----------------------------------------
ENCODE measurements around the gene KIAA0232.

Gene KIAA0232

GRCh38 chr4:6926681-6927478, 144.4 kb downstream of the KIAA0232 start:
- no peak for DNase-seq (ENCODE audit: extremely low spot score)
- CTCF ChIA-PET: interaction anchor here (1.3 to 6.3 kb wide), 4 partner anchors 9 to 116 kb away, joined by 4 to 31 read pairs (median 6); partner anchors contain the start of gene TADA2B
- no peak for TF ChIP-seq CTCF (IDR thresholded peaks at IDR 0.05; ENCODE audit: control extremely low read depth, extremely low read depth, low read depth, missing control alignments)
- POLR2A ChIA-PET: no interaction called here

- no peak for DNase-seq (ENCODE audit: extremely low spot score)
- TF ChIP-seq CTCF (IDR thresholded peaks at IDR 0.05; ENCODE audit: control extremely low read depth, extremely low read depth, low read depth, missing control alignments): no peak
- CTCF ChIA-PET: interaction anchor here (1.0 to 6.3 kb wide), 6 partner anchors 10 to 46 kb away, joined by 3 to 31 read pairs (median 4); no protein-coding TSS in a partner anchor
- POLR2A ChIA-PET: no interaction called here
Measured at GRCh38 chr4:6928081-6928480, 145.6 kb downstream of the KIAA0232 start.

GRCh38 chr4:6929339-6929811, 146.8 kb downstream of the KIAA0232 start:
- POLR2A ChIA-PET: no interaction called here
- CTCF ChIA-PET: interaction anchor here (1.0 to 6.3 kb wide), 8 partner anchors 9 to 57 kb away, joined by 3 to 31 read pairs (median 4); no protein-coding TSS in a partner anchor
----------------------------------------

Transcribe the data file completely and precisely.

ENCODE measurements around the gene KIAA0232.

Gene KIAA0232

GRCh38 chr4:6926681-6927478, 144.4 kb downstream of the KIAA0232 start:
- no peak for DNase-seq (ENCODE audit: extremely low spot score)
- CTCF ChIA-PET: interaction anchor here (1.3 to 6.3 kb wide), 4 partner anchors 9 to 116 kb away, joined by 4 to 31 read pairs (median 6); partner anchors contain the start of gene TADA2B
- no peak for TF ChIP-seq CTCF (IDR thresholded peaks at IDR 0.05; ENCODE audit: control extremely low read depth, extremely low read depth, low read depth, missing control alignments)
- POLR2A ChIA-PET: no interaction called here

- no peak for DNase-seq (ENCODE audit: extremely low spot score)
- TF ChIP-seq CTCF (IDR thresholded peaks at IDR 0.05; ENCODE audit: control extremely low read depth, extremely low read depth, low read depth, missing control alignments): no peak
- CTCF ChIA-PET: interaction anchor here (1.0 to 6.3 kb wide), 6 partner anchors 10 to 46 kb away, joined by 3 to 31 read pairs (median 4); no protein-coding TSS in a partner anchor
- POLR2A ChIA-PET: no interaction called here
Measured at GRCh38 chr4:6928081-6928480, 145.6 kb downstream of the KIAA0232 start.

GRCh38 chr4:6929339-6929811, 146.8 kb downstream of the KIAA0232 start:
- POLR2A ChIA-PET: no interaction called here
- CTCF ChIA-PET: interaction anchor here (1.0 to 6.3 kb wide), 8 partner anchors 9 to 57 kb away, joined by 3 to 31 read pairs (median 4); no protein-coding TSS in a partner anchor